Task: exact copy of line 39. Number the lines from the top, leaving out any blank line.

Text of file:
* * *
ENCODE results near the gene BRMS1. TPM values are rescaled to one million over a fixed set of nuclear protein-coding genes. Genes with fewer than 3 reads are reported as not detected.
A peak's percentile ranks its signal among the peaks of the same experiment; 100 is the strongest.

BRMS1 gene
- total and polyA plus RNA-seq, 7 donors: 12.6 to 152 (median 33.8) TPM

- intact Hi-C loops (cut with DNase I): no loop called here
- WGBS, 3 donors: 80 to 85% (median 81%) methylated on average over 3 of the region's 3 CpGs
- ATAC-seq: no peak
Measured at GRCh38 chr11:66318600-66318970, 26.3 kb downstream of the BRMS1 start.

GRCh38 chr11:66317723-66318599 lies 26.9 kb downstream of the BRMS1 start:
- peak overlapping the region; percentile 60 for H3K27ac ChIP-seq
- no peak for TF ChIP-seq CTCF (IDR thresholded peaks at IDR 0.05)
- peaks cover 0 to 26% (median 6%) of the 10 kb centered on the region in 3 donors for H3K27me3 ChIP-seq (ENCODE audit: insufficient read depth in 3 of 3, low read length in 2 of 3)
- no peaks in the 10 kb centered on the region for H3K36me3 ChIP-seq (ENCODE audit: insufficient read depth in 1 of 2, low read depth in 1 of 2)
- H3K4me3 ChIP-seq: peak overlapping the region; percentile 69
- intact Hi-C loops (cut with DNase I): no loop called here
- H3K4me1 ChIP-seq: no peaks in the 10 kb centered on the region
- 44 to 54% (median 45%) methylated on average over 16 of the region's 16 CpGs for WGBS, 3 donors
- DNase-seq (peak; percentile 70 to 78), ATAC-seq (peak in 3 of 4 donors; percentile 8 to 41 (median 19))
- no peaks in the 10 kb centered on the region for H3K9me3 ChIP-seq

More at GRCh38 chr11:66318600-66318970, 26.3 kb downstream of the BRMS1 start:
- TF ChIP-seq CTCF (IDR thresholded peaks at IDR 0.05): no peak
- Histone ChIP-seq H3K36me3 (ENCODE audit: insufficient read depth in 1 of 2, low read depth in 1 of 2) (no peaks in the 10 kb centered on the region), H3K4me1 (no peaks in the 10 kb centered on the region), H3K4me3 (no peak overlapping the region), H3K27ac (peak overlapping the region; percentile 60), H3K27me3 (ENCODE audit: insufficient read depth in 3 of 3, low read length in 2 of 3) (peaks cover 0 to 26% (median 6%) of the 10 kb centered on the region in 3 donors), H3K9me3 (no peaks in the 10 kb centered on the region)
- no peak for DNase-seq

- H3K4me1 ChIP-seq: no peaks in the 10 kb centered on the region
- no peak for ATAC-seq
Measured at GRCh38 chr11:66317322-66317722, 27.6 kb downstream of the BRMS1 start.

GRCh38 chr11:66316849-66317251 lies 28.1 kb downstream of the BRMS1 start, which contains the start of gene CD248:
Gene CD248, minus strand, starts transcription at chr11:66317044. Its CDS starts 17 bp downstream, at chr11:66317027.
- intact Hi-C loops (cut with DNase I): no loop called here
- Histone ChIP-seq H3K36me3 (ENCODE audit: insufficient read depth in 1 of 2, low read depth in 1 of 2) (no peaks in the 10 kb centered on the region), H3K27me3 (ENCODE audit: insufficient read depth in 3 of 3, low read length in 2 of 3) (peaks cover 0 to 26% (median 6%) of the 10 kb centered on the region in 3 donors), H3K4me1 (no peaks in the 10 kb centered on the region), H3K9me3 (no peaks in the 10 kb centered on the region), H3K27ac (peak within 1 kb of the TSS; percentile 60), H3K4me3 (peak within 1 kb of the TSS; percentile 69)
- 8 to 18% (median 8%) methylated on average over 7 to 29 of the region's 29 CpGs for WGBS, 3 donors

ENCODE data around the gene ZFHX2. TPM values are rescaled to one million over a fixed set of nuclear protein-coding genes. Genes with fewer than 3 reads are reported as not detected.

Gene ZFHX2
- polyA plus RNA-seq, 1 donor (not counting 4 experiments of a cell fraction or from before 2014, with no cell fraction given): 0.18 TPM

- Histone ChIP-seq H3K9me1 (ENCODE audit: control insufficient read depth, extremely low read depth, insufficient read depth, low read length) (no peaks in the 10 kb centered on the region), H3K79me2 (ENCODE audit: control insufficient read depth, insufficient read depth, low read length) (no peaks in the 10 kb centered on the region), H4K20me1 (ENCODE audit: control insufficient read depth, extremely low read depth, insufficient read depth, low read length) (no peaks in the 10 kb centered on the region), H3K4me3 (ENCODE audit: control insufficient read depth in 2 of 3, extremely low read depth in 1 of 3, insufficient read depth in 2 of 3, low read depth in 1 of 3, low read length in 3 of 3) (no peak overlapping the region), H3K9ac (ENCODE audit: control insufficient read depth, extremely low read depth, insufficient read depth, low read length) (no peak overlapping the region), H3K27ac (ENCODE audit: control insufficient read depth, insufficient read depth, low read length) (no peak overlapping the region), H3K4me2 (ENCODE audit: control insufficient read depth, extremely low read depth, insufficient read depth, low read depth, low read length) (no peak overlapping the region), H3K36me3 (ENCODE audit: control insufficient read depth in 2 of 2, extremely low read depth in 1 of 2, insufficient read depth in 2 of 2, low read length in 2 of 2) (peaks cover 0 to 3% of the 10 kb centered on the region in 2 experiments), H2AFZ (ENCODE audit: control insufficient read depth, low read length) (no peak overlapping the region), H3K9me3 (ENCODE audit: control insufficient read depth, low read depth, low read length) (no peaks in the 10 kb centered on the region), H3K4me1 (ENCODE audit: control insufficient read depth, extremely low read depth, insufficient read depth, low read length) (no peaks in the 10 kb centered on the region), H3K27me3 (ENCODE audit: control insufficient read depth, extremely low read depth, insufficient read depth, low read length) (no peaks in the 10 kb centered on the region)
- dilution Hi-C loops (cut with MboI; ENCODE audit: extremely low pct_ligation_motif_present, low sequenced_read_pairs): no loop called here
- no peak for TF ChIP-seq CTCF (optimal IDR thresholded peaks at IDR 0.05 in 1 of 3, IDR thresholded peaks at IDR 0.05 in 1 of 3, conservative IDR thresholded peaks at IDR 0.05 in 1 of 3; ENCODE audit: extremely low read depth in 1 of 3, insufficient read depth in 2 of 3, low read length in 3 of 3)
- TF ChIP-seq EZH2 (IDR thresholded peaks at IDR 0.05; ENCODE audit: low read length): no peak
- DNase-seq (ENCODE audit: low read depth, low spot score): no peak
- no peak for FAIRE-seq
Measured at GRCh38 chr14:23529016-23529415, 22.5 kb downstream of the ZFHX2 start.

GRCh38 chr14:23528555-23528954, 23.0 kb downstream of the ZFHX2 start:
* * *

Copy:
- DNase-seq (ENCODE audit: low read depth, low spot score): no peak